1. Why does D.C. need the Universal Paid Leave Act of 2015?
The Universal Paid Leave Act would allow workers to care for themselves and their loved ones when major life events arise. Paid family medical leave helps families and workers to be healthier and happier. For businesses, the legislation allows them to retain talented and dedicated employees, while avoiding the high costs and lengthy processes associated with staff turnover and on-boarding. A robust paid family and medical leave program will give D.C. employers a competitive advantage in attracting and retaining highly qualified workers.
2. What would this legislation mean for employees?
The bill would cover up to 16 weeks of paid leave annually for a qualifying event (family bonding or personal/family medical issues). 100% of an employee’s wages will be replaced for the first $1,000 of her or his average weekly salary and then 50% thereafter up to $3,000 a week.
Example: Your annual salary is $50,000. You are a new father and want to take time off to be with your adopted child. You elect to take off 8 weeks and qualify to take leave after applying and having your eligibility verified. Your average weekly salary is $961, so you will receive that full amount for the entire 8 weeks.
3. Who is covered by the proposed legislation?
All District of Columbia employees are eligible for paid family medical leave if they are residents of the city or spend more than 50% of their time working for an employer in the city. Employees are eligible to receive payments from the family medical leave fund at the start of employment. However, employees are only eligible for job protection after six months or 500 hours of work in a 12-month period.
4. What are the responsibilities of an employer?
An employer pays a percentage (estimated 1% or less) from payroll for each employee into the government managed family medical leave fund. The fund administrators will be required to verify and process claims and will then pay the employees directly. The fund administrators would also handle any related investigations or appeals.
5. How will the proposed legislation be funded?
The Universal Paid Leave Act creates a city-managed fund financed by an employer-based cost-sharing model. Similar to Unemployment Insurance, all D.C. employers (except the federal and local government) will pay up to 1% of payroll into the fund. This fund would be administered by the D.C. government—keeping the burden off of employers—and the fund size will have a maximum limit.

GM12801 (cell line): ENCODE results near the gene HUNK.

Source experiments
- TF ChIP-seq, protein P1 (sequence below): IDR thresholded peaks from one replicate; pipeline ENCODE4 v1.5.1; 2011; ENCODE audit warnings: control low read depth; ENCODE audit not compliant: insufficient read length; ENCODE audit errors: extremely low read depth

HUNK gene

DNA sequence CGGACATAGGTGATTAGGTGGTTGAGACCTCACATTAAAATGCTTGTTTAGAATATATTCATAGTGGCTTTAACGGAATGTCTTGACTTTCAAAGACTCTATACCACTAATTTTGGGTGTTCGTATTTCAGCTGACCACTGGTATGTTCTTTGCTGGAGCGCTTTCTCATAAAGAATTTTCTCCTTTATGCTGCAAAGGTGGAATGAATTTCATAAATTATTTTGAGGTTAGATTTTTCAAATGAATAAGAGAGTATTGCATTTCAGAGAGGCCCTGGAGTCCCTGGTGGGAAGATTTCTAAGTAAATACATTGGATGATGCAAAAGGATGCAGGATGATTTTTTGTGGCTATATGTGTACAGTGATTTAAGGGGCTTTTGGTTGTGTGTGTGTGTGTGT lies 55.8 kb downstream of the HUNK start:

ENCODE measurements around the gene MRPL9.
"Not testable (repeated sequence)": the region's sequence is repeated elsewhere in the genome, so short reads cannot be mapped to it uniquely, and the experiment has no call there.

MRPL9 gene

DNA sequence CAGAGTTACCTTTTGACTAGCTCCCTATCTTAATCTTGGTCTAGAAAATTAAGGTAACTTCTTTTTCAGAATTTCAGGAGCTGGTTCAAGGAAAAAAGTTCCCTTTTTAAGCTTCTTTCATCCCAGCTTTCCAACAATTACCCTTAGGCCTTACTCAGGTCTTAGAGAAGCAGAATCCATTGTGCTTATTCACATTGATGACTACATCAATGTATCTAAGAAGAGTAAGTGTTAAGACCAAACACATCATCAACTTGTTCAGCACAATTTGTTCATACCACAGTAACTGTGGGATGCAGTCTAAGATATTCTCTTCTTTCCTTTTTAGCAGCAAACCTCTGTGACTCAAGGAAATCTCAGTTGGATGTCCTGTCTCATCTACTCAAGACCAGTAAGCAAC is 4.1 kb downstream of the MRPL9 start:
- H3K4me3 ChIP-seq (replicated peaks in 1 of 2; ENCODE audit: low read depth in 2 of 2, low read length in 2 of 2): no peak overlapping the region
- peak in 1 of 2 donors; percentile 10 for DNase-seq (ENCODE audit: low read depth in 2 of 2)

6. What is the difference between paid sick days and paid family medical leave?
Paid family medical leave is different than paid sick days. It would be used only for birth or adoption of a child, or for a major medical event. The estimated average cost per employee paid by the employer will be $385 annually and that amount will cover the employee for up to 16 weeks of paid leave—far less than paying directly out of pocket which will give businesses the opportunity to offer competitive benefits packages.
7. Is the employer required to hold the employee’s job during leave?
Yes, the D.C. Family Medical Leave Act standards provide 16 weeks of job protection that is unpaid. The Universal Paid Leave Act of 2015 proposes to extend job protection to employees who have worked for 6 months or 500 hours in a 12 month period.
8. What if all the staff at a small business take leave at the same time?
We do not underestimate the effects that long-term leave has on businesses, but this is unlikely to be a problem—nationally only 13% of workers take family medical leave annually. The bill aims to enable workers to take the time they need to care for themselves or family members when the situation arises and then return to work at full capacity. The ability to retain talented and dedicated employees, and avoid the high costs and lengthy processes associated with staff turnover, makes paid family medical leave good business, no matter a business’ size.
8. What if I reverse commute or my employer is not mandated to pay into this fund?
If your employer is not required to pay into the fund, then you, as a resident, will pay into the system on your own behalf thereby enabling you to receive benefits when you become a parent or personal or family medical situations arise. If you are a self-employed individual then you are automatically enrolled in the system to pay into the fund and receive the benefit.
9. What other jurisdictions have paid leave?
New Jersey (2008), California (2002), and Rhode Island (2013) have income tax-based family leave and temporary disability insurance policies that cannot be implemented in D.C. because of federal Home Rule restrictions on taxing income. We have, however, learned from the strengths and challenges with these programs and have incorporated their best practices into the D.C. legislation. Globally, the United States lags behind other countries that all offer some form of paid leave for their citizens.